Nonsuit OK When Motion to Dismiss is Pending – Even in Medical Malpractice Cases

In Clark v. Werther, No. M2014-00844-COA-R3-CV (Tenn. Ct. App. Sept. 27, 2016), the Tennessee Court of Appeals held that nothing about the Health Care Liability Act (HCLA)  certificate of good faith requirement prohibited a plaintiff from taking a TRCP Rule 41 voluntary nonsuit while a motion to dismiss was pending.

Here, a pro se plaintiff filed a health care liability suit against fourteen healthcare providers. When filing his complaint, however, he failed to attach a certificate of good faith as required by Tenn. Code Ann. § 29-26-122. Several of the defendants filed motions to dismiss on this basis. In response, and before any hearing on the motions to dismiss, plaintiff filed a notice of voluntary nonsuit and proposed order. Some of the defendants “opposed [plaintiff’s] notice of nonsuit on the ground that his complaint should be dismissed with prejudice because of the missing certificate of good faith,” as that is the appropriate penalty under the statute. After a hearing, the trial court dismissed without prejudice the claims against the non-objecting defendants, but dismissed with prejudice the claims against the defendants who objected to the nonsuit.

On appeal, the Court noted that Tenn. R. Civ. P. 41.01 governs voluntary nonsuits and precludes a nonsuit in certain situations, including “in a class action case, in a shareholder derivative action, in a case in which a receiver has been appointed, or while an opposing party’s motion for summary judgment is pending,” or “when it would deprive the defendant of some vested right.” (citation omitted). Otherwise, a plaintiff’s ability to take a voluntary nonsuit is “free and unrestricted…before the jury retires.” (citation omitted).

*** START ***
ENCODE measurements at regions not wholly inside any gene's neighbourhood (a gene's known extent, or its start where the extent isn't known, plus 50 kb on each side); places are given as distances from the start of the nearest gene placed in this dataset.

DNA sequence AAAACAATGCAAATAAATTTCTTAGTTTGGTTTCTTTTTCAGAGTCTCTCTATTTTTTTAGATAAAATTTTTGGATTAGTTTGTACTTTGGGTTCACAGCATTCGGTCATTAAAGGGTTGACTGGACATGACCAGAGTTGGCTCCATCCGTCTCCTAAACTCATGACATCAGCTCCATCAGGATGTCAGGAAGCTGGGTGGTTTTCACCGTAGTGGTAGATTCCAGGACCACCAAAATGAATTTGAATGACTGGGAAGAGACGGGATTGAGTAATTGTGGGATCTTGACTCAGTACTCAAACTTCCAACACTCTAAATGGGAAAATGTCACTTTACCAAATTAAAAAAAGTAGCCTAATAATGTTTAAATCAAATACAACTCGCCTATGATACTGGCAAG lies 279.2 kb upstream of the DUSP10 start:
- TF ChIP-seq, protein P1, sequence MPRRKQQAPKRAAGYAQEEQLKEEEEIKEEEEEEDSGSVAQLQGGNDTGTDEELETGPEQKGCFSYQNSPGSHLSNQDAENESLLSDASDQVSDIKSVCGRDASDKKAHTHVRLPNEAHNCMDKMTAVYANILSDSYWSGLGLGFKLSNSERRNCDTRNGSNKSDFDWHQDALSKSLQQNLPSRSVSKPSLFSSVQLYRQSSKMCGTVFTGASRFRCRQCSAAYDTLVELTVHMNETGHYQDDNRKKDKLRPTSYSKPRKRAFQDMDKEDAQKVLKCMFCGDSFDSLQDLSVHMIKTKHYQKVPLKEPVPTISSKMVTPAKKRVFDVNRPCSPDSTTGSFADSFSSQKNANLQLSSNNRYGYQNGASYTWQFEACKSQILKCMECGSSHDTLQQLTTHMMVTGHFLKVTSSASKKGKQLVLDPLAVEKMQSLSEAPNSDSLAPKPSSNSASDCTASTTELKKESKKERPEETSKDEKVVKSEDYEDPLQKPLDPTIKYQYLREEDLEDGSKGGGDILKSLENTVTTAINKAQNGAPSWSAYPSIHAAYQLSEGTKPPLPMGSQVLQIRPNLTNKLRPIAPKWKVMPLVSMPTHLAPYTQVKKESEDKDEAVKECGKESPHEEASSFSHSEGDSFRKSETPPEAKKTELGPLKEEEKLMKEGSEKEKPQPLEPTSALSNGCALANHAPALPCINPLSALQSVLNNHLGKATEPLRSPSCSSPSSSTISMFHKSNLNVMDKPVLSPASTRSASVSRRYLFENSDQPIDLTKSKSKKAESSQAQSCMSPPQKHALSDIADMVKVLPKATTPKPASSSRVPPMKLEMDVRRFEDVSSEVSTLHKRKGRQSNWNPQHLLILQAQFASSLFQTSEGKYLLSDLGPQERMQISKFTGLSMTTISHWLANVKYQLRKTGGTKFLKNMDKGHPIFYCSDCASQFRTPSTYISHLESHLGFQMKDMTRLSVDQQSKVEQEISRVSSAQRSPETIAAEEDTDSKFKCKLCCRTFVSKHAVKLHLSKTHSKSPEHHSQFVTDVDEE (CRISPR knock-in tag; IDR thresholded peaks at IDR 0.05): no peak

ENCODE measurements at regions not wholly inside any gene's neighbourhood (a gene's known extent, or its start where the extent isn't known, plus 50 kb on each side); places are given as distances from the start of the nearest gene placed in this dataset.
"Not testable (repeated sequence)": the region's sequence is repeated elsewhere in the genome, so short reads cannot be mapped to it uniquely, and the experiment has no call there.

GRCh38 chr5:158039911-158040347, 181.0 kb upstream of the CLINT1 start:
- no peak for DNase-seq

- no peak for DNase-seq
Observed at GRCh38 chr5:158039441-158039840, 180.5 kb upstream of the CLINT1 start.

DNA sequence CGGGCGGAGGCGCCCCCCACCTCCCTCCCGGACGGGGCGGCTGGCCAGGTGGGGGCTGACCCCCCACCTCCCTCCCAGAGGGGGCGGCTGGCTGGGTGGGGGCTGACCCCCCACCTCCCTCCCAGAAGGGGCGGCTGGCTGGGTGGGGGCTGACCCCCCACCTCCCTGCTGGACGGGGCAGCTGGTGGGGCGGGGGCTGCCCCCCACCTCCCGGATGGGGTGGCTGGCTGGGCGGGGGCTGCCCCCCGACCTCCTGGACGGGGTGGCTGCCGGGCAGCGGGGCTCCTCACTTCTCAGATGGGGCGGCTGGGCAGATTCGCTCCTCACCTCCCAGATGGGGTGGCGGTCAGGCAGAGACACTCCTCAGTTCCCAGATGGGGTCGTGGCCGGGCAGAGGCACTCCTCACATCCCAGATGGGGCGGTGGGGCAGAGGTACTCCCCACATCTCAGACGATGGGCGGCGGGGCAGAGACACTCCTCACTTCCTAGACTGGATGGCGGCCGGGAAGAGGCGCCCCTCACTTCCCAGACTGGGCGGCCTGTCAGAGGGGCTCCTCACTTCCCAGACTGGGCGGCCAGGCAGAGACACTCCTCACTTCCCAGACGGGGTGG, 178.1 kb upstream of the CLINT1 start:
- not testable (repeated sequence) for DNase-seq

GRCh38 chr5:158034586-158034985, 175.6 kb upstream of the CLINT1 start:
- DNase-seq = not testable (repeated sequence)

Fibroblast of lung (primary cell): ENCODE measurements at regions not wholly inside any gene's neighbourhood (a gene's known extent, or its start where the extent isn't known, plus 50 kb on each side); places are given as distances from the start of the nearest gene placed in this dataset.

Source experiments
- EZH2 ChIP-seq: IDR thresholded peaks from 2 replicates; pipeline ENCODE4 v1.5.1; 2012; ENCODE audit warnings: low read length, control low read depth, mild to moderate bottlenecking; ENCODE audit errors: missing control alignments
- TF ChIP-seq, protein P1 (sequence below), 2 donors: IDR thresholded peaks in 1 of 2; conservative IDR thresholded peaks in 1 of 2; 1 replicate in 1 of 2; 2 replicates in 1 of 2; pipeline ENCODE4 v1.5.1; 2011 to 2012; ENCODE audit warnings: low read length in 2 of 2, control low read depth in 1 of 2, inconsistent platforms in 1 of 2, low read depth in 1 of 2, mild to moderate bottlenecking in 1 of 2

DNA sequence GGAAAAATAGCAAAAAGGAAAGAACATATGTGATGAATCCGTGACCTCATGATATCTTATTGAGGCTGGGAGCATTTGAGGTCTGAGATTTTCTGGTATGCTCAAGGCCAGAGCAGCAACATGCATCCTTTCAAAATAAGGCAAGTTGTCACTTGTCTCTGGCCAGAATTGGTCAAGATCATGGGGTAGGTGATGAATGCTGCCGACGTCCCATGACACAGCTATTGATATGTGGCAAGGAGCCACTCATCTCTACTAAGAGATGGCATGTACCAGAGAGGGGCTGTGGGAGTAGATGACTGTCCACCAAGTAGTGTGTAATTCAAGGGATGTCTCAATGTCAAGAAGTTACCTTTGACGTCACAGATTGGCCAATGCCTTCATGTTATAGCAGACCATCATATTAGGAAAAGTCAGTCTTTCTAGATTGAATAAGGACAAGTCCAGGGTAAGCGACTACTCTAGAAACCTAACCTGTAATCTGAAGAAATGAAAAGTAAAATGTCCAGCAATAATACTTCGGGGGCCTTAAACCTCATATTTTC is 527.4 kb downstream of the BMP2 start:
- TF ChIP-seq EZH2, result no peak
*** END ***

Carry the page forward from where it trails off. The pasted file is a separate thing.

Defendants argued that plaintiff’s “failure to file a certificate preclude[d] his right to a voluntary nonsuit,” but the Court rejected this assertion. The Court pointed out that “[a]lthough compliance with the good faith certificate statute is mandatory, dismissal with prejudice is not automatic.” The Court held that nothing is the statute precludes a plaintiff from taking advantage of the voluntary nonsuit rule, as the “statute does not expressly preclude a plaintiff from taking a voluntary nonsuit and, by its terms, allows a court the discretion to excuse noncompliance under certain circumstances[.]” Accordingly, the Court overturned the dismissals that were entered with prejudice, ruling that all of the dismissals should have been without prejudice.

The Court clearly got this one right. Nothing in the certificate of good faith statute mentions nonsuits, and the statute should thus not be read to impede on this well-established litigation tool.